“What happened in Ohio last night has only bred more chaos and confusion,” he said, adding that states should focus on figuring out how to make voting easier and safer as opposed to postponing primaries “when timing around the virus remains unpredictable.”

Research contact: @WSJ

Time out: NBA suspends season after player tests positive for coronavirus

March 13, 2020

The NBA announced on March 12 that the 2019-2020 basketball season has been suspended “until further notice” after one Utah Jazz player  tested positive for the novel coronavirus and another was believed to also have contracted the illness. The league said that it will “use this hiatus to determine next steps for moving forward in regard to the … pandemic.”

The NBA initially had reported on March 11 that one member of the traveling team, Rudy Gobert, had tested positive for COVID-19.  “The test result was reported … [just] prior to the tip-off of tonight’s game between the Jazz and Oklahoma City Thunder at Chesapeake Energy Arena,” the NBA said in its Wednesday statement. “At that time, tonight’s game was canceled. The affected player was not in the arena.”

Earlier in the day, the Utah Jazz tweeted that players Emmanuel Mudiay and Gobert were both ill. Gobert is the only player who has reportedly tested positive for the virus.

Both teams are currently under quarantine and Gobert is being treated by health officials in Oklahoma City, according to the Jazz.

“The health and safety of our players, our organization, those throughout our league, and all those potentially impacted by this situation are paramount in our discussions,” the team said in a statement. “We are working closely with the [Centers for Disease Control and Prevention], Oklahoma and Utah state officials and the NBA to determine how to best move forward as we gather more information.”

The Associated Press reported that Gobert had “joked” about the illness in a post-practice press interview earlier in the week, during which he “touched all the tape recorders that were placed before him on a table—devices that reporters who cover the Utah Jazz were using during an availability with him on Monday before a game with the Detroit Pistons.

“It isn’t so funny now,” the AP said, noting that, “Gobert is now the NBA’s Patient Zero” for coronavirus in the NBA. The news outlet also reported on the rumor that Gobert’s Utah teammate Donovan Mitchel, had tested positive as well.

Before Gobert finally was tested for COVID-19, he tested negative for the flu and strep throat.

Research contact: @NBA

Trump’s travel ban exempts his own European resorts

March 13, 2020

President Donald Trump’s new European travel restrictions will not affect the occupancy rates at his properties: The ban exempts countries—Ireland and Scotland in the United Kingdom—where three, struggling Trump Organization  golf resorts are located, according to a report by Politico.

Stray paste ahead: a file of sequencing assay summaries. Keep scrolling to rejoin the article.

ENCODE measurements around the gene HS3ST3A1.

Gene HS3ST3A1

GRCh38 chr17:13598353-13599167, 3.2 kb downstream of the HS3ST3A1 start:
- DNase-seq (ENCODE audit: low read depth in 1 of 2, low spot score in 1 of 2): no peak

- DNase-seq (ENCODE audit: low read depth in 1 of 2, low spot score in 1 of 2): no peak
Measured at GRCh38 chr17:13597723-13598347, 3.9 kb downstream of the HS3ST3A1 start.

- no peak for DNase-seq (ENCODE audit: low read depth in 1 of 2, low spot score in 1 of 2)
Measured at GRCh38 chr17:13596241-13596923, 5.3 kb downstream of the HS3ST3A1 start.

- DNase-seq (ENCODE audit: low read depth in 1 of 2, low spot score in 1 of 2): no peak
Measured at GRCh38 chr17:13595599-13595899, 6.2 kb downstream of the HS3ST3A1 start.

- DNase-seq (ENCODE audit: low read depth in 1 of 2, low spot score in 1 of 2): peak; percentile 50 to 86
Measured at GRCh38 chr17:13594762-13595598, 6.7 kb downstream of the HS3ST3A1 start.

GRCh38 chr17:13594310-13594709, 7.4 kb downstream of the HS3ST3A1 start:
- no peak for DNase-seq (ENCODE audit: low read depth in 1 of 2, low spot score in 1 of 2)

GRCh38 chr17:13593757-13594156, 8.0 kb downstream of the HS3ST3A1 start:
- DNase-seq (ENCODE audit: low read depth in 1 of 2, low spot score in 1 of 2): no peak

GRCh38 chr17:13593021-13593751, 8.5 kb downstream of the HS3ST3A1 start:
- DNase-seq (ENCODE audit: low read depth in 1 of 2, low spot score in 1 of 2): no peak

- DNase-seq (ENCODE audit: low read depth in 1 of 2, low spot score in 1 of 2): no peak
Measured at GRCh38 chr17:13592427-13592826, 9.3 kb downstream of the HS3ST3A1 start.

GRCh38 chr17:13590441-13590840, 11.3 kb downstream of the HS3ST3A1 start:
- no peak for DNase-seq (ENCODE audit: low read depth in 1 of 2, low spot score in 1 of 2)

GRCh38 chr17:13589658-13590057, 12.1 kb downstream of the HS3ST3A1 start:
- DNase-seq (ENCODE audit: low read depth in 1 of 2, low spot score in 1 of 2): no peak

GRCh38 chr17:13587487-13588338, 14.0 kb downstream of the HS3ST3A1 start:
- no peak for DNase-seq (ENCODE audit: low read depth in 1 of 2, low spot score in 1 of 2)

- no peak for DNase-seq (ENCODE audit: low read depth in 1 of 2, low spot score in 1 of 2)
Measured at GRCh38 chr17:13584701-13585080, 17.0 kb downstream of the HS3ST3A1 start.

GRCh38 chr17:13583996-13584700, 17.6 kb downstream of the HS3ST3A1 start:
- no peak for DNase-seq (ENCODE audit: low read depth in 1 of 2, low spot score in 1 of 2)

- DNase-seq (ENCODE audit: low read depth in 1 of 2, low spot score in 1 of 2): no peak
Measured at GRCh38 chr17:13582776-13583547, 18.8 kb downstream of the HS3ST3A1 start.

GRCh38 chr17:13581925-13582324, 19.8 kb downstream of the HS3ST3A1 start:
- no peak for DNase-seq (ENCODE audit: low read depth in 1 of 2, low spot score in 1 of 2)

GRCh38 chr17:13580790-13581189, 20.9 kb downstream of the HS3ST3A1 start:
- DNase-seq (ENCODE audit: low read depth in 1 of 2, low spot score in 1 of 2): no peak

Specifically,  the resorts that have been excluded from the new containment regulations include the Trump Turnberry golf course in Firth of Clyde in Ayrshire, Scotland; the Trump International Golf Links & Hotel in Doonbeg, Ireland; and the Trump International Golf Links in Balmedie, Aberdeenshire, Scotland.

Trump already has been under fire for visiting his properties in both Ireland and Scotland as president. In doing so, he has profited from U.S. taxpayer money being spent there-for example, to cover the cost of U.S. Secret Service accommodations and meals. The president has been saddled with lawsuits and investigations throughout his term alleging that he’s violating the Constitution’s Emoluments Clause by accepting taxpayer money other than his salary.

According to Politico, the U.S. government proclamation initiating the ban targets 26 European countries that comprise a visa-free travel zone known as the Schengen Area.

The United Kingdom, which is home to Trump Turnberry and Trump International Golf Links, and Ireland, which is home to another Trump-branded hotel and golf course at Doonbeg, do not participate in the Schengen Area. Bulgaria, Croatia and Romania are also not part of the Schengen Area.

Ireland’s prime minister, Leo Varadkar, is scheduled to meet with  Trump at the White House in one of the few events related to St. Patrick’s Day that has not been canceled due to coronavirus concerns.

The administration’s European travel proclamation notes that “the Schengen Area has exported 201 COVID-19 cases to 53 countries. Moreover, the free flow of people between the Schengen Area countries makes the task of managing the spread of the virus difficult.”

EU leaders condemned Trump’s move on Thursday, and disputed the president’s criticism of Europe’s handling of the crisis.

“The Coronavirus is a global crisis, not limited to any continent and it requires cooperation rather than unilateral action,” European Commission President Ursula von der Leyen and European Council President Charles Michel said in a joint statement.